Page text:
DIY (Do-It-Yourself) art marketing has never been so full of potential to help artists become successful. However artists need to realize results will be proportional to the amount of effort they put in.
DIY artist websites offer artists the advantage of low start up costs; total control over content and display options; and powerful art marketing tools.
With this in mind, artists need to consider how to make the best use of their time and money. We believe the key considerations are to determine: 1) your internet marketing goals and 2) your time commitment to execute your DIY effort.
The first question to ask when considering your DIY web presence is:
What are your expectations from having a website?
Your answer might be some combination of:
- To show your art to others
- To connect with and build your audience
- To market and sell your art
The second question you need to ask yourself is:
How much time are you willing to invest in achieving your DIY web presence objectives?
You might reply with one of these typical answers:
An organized approach:
- 1-2 hours / quarter – Time to build and maintain a web presence is time out of the studio! Save me from the computer!
- 1-2 hours / month- I just want to update occasionally when necessary.
- 1-2 hours / week – I am fairly committed – I see online presence as an important part of my marketing efforts.
- 1 hours / day – I am on the computer a lot and I really want to promote my art and art career for part of my day!
With your answers to these 2 top considerations you will know where to focus your efforts.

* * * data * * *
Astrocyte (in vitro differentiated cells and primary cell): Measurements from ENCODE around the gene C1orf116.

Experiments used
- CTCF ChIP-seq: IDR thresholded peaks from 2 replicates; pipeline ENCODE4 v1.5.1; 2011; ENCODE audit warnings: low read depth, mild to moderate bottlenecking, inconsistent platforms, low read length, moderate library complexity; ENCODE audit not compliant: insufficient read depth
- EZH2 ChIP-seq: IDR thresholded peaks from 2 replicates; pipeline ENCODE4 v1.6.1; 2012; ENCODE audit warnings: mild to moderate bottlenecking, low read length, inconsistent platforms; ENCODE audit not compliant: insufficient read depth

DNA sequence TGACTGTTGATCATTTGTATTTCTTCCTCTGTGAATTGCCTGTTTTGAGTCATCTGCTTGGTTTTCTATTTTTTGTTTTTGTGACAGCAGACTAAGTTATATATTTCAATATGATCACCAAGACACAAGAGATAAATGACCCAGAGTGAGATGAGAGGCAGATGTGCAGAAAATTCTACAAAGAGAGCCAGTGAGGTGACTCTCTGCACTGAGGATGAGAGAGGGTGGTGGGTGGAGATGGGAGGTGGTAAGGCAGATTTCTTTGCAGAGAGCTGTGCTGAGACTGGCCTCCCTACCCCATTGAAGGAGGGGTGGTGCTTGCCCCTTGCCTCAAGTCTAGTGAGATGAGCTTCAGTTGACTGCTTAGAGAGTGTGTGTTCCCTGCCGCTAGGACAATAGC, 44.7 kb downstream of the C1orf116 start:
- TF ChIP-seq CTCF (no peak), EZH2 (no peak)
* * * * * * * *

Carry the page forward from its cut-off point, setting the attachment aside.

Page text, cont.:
In upcoming blog entries, we will go into detail the web activities available to you to achieve your goals, reviewing the purpose of these activities along with their pros and cons.
A summary of many typical artist website features or activities can be found here
or a short commentary can be found here
Think of the three goals as if climbing a ladder. First build your site to show
, then up a rung to connect
, and further up to sell
Your time commitment should focus on the minimum required portion, the Basics
of each rung, before advancing to the next rung on the ladder. Select anything from Optional
section to enhance your artist website efforts.
: Prepare suitable "jpeg" images of your art. Upload art images. Upload a picture of yourself. Choose your domain name.
: Upload a logo / signature header. Set site template colours and fonts. Group art by type in sub-pages (we call these "Studios"). Add your YouTube videos. Add a flash slideshow. Add music.
: Upload your Artist Statement, Resume and Contact info. Announce your website launch and subsequent updates. Link to sites you love. Add your domain name to your email signature. Add commentary, stories about each artwork.
: Set prices for gallery sales. Upload calendar events. Upload your email list. Email news of shows etc to your list. Blog about your target customers needs. Segment your contact list and email targeted messages. Use Facebook, Twitter to connect from and to your website. Create videos on YouTube and post to your blog or website. Add lots more links. Post comments on the blogs of others. Showcase your unique expertise or passion.
(direct from the artist)
: Set up a payment provider account (e.g. PayPal, Visa etc). Set your pricing for direct sales. Add Order Forms, Price List and an Art Catalogue. Ask clients to buy from your site.
: Advertise on the internet. Offer specials – do some merchandizing. Prepare prints or lower price versions of your artwork. Give your customers specials / freebies. Use eBay and other online markets to meet new clients. Target your customer segment and converse via their community's blogs.
How do you feel about our assessment? Your comments would help us understand your artist issues with managing an artist website. What have we got right or what have we missed?